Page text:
Iraq’s parliament authorised the new government to borrow up to $5 billion (Dh18bn) from abroad after the fall in oil prices caused a financial crunch.
The vote on Wednesday came a few days after international rating agency Fitch forecast the economy to shrink 9 per cent this year and debt to skyrocket.
The agency said public debt would rise to 80 per cent of gross domestic product in 2020-2021 from 47 per cent last year.
Iraqi MP Jaber Al Jaberi said pressure to pay government salaries prompted parliament’s overwhelming approval of the borrowing, despite misgivings about increasing the nation’s debt.
"Borrowing is the easy way. Sooner or later it will lead to an economic collapse," he told The National.
The parliamentarian, who represents the Sunni province of Anbar, said salaries and pensions cost the government $5bn a month, compared with $2bn of oil revenue in May.
Mr Al Jaberi said Prime Minister Mustafa Al Kadhimi should have forcefully signalled his intention for reform by taking decisive measures against corruption and ending the reign of militias.
Fitch said oil price declines have limited Iraq’s “ability to respond to the fiscal crisis”, pointing out that oil comprises 50 per cent of GDP and 90 per cent of government revenues.
The short-worded borrowing bill said the money raised from debt in foreign currency has to go towards development.
Parliament also authorised the government to borrow 15 trillion dinars on the local market, equivalent to $13bn.
The bill passed with 168 votes in favour out of 186 members who attended the session.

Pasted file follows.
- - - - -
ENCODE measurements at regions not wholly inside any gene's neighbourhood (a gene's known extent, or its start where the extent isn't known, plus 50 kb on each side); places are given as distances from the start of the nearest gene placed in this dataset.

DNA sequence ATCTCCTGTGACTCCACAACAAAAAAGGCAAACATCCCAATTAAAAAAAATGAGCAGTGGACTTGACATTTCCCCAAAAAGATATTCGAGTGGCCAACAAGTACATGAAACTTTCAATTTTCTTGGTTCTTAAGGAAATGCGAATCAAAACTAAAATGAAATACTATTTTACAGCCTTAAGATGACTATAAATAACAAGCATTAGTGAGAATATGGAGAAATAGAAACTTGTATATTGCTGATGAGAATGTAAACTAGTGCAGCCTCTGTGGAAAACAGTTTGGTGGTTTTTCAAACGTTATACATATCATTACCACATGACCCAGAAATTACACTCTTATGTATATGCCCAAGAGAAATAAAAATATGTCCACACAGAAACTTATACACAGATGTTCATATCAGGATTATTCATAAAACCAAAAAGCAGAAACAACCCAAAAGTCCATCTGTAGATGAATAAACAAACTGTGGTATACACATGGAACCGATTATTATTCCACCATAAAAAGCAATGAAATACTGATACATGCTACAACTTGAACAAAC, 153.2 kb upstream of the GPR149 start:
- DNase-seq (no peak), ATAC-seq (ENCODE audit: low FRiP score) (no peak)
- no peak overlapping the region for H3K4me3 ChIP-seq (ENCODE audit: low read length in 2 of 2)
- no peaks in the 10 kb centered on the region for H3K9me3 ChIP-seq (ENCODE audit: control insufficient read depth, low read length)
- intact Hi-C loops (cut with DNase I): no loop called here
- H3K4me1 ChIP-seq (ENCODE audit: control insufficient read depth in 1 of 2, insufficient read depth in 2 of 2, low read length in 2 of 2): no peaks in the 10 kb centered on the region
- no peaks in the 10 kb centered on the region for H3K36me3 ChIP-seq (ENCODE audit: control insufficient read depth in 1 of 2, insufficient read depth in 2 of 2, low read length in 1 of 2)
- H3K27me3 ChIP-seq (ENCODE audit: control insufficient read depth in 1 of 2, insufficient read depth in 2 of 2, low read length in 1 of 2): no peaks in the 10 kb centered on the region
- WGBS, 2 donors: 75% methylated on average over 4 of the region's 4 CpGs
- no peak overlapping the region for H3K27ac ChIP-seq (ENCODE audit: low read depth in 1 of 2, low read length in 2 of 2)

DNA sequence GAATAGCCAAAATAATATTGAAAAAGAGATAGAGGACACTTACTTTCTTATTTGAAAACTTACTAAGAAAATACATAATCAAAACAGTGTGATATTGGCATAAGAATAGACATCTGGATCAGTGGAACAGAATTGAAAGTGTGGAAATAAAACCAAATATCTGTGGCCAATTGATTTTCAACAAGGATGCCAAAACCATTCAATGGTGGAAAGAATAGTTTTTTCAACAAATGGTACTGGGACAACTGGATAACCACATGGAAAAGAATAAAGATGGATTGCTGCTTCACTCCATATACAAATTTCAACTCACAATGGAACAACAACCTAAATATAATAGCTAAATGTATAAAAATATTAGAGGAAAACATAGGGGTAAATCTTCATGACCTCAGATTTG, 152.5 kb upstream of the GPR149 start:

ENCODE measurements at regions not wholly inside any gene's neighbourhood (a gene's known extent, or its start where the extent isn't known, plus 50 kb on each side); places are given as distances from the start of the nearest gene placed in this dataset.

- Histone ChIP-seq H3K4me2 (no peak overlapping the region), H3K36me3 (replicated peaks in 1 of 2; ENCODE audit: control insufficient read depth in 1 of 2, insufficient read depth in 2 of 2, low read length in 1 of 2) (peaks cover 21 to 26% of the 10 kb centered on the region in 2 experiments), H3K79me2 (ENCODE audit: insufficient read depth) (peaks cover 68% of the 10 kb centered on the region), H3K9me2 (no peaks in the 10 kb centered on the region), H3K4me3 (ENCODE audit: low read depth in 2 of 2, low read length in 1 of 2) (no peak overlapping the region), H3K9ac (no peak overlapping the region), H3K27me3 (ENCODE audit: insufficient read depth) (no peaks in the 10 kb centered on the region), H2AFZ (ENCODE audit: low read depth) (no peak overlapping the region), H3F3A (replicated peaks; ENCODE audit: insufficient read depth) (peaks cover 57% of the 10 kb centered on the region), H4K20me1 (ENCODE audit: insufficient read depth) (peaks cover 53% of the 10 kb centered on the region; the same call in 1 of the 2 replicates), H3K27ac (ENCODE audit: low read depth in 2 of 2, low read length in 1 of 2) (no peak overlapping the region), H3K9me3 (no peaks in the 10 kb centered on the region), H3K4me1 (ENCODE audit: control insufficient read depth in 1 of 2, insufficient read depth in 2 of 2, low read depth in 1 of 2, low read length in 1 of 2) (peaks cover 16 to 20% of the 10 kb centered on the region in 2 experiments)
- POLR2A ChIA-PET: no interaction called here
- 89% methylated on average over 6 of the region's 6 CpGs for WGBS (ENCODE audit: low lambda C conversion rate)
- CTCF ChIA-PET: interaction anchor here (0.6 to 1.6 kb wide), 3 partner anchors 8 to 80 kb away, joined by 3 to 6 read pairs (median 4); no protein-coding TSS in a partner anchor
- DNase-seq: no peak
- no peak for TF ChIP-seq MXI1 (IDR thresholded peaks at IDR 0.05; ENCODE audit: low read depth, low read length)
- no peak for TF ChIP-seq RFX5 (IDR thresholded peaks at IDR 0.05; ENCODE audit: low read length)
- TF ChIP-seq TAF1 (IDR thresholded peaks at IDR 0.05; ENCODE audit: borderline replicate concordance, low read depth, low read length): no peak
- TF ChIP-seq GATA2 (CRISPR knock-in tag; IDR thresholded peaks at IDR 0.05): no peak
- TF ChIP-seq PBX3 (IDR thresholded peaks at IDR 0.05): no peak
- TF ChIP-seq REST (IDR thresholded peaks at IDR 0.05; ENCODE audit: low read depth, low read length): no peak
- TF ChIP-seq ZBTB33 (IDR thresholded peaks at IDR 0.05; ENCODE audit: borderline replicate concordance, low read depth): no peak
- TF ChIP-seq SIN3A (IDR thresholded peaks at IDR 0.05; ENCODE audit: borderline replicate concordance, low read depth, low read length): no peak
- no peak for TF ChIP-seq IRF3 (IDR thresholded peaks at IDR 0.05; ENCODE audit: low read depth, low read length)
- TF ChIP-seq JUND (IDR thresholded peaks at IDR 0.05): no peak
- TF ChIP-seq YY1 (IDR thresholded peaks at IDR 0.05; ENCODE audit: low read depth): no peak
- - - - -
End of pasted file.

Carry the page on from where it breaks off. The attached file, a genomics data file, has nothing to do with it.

The coronavirus pandemic has largely curbed attendance in the 329-member parliament over the past few months.
Under the 2005 constitution, enacted after the toppling of Saddam Hussein two years earlier in the US-led invasion, the legislature has to approve all government borrowing.
Post-Saddam era governments accumulated debt, mostly locally, but legislative approval became difficult in the last five years, partly because parliamentarians demanded more rewards for their constituencies.
Mr Al Kadhimi, a former intelligence chief backed by the United States, does not belong to a political group.
Even before he became prime minister last month, he had to placate an array of groups in parliament, the most powerful of which are allied with Iran.
He courted this week Moqtada Al Sadr, a Shiite cleric who has been the kingmaker in Iraqi politics for the past decade.
The secular prime minister paid condolences to Mr Al Sadr to mark 21 years since the killing of Mr Sadr's father, Ayatollah Mohammad Sadiq Al Sadr.
Mohammad Sadiq, who identified with Iraq’s downtrodden Shiites, was the victim of “Saddamist treachery”, Mr Al Al Kadhimi said.
The lot of the people whose cause he championed has improved little, despite the Shiite ascendency since 2003, at the centre of which has been his son.
With Iraq struggling financially, the country’s politico-religious power brokers accepted Mr Al Kadhimi to come and repair the mess.
They remain wary about giving him too much control, the huge borrowing authorisation notwithstanding.